The Knicks haven't had much stability at the coaching position or in the front office over the past 20 years. Much of that is attributed to Dolan, though the owner has mostly stayed out of basketball decisions since he hired ex-team president Phil Jackson in 2014. It seemed like the organization was headed toward more coaching turnover, but Dolan's votes of confidence for Fizdale suggest that his firing isn't imminent.
Fizdale said he appreciates the visits from the owner.
"It's huge, but you gotta remember something: I signed on to come here to contribute to building a culture. The building of a culture is not an easy thing. What usually happens is teams fragment when things get tough. But what we've done is we've gotten more connected," he said. "We've come together more. That is the first sign of a real culture starting to develop. We understood that this process was going to be difficult. I don't think anybody had any misconceptions about that."
"But we also have a standard that we gotta hold ourselves to, to perform at a higher level from an effort standpoint. We just felt like our effort was becoming inconsistent. That's the first thing we wanted to address as a group and I think we're getting there."
Fizdale was asked if the most important factor for New York going forward is that the club is competitive in games. He agreed with the idea. New York had lost five games by at least 18 points prior to winning two of its last three.
"We're still developing kids. I know we added some veterans, but we still got a 19-year-old, couple 20-year-olds, 21-year-olds. Julius Randle is 24 and hasn't played on a playoff team yet," he said. "….So we're still growing a young team and that's where guys like Marcus Morris and Taj Gibson and Wayne Ellington are really helping us mold this thing. Bobby Portis is 24. These guys are kids still. Although we're developing them, we just feel like we're trying to fast-track them a little more now. We're trying to put more accountability on what it takes to win. Whether you win the game or not, you can't control all of that. But are we getting closer to doing the things necessary to give ourselves a chance."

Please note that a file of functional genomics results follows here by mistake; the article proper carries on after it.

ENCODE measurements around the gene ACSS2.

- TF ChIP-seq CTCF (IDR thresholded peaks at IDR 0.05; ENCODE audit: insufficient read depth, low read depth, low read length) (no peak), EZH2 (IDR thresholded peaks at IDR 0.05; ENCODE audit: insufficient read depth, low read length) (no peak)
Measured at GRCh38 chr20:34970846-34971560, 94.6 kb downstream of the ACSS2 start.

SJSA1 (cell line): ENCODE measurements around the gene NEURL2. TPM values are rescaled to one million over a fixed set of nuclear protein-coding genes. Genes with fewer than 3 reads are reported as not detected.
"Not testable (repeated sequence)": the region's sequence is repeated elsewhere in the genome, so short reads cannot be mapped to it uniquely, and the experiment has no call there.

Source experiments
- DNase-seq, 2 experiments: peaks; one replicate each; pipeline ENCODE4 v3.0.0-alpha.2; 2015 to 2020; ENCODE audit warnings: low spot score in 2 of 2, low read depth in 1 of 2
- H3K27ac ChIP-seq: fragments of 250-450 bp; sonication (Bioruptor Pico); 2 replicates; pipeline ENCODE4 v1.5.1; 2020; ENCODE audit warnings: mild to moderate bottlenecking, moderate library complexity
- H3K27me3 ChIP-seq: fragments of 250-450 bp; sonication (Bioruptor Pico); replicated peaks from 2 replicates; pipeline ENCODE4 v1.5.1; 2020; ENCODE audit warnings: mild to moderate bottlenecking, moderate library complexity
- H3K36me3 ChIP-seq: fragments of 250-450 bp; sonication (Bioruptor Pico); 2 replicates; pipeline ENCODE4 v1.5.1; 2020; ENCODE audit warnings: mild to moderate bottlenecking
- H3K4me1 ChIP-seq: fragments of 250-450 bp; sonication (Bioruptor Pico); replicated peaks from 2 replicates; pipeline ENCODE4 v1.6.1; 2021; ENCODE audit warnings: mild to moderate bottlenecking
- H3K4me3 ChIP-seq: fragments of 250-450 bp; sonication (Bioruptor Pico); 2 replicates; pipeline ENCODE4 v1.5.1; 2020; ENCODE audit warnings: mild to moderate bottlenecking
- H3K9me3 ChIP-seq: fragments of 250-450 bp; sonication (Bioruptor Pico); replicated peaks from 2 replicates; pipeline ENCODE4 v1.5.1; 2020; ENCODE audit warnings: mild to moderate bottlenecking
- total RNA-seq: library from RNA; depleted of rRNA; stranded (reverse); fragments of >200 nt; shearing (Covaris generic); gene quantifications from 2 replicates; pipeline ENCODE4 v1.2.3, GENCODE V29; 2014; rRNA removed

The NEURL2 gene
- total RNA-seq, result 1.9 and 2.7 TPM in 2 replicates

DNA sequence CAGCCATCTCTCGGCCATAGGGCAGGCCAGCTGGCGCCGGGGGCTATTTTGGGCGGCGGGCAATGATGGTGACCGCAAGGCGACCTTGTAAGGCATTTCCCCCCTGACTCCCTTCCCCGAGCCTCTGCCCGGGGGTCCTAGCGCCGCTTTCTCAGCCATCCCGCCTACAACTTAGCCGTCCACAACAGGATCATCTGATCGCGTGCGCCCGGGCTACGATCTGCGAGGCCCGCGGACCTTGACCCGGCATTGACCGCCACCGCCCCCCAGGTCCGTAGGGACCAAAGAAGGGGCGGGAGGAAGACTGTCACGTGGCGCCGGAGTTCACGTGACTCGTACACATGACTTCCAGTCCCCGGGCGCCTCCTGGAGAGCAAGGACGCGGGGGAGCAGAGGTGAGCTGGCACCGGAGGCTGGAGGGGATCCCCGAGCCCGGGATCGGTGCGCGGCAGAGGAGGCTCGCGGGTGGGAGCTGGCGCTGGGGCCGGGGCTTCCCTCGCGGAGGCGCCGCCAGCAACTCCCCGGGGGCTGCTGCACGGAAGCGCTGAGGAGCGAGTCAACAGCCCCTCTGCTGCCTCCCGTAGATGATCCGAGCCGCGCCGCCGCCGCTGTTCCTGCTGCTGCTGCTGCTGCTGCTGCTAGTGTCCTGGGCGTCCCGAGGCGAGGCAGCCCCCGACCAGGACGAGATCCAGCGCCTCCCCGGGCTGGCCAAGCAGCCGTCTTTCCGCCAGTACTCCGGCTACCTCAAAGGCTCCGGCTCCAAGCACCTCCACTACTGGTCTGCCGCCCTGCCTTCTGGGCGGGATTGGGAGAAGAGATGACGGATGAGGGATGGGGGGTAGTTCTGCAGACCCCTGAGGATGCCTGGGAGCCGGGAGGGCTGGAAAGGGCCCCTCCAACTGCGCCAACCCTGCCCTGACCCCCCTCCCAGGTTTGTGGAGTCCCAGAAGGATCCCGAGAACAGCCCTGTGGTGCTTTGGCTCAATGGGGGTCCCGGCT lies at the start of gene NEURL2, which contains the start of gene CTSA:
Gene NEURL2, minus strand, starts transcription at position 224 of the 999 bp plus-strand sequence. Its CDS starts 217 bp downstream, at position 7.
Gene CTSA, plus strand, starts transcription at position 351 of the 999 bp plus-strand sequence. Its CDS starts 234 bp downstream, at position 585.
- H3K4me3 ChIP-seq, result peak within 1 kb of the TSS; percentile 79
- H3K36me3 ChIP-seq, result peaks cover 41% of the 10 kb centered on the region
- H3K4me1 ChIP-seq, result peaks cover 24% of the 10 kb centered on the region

On Dolan, Fizdale said that the owner sometimes visits the Knicks. He's been known to visit regularly with Knicks coaches in their offices before games.
"He'll visit the team sometimes too. He always gives the guys pep talks. He'll come in a couple times here and there during the year and give the guys pep talks and tell them how much he appreciates their effort and their professionalism," Fizdale said. " I think that's a great thing. It connects him to the group. I invite that, because the best cultures I've ever been a part of is from top to bottom, that we all know each other, that we're all connected and we all show we care."
"After a good win sometimes he'll pop in," Fizdale added. "And sometimes pregame when he feels like we're going through a tough stretch or something and the guys need a little boost, he'll come in and tell them, 'Hang in there. You guys just stick together and keep being the pros that you are. You're working hard, things will work out.'"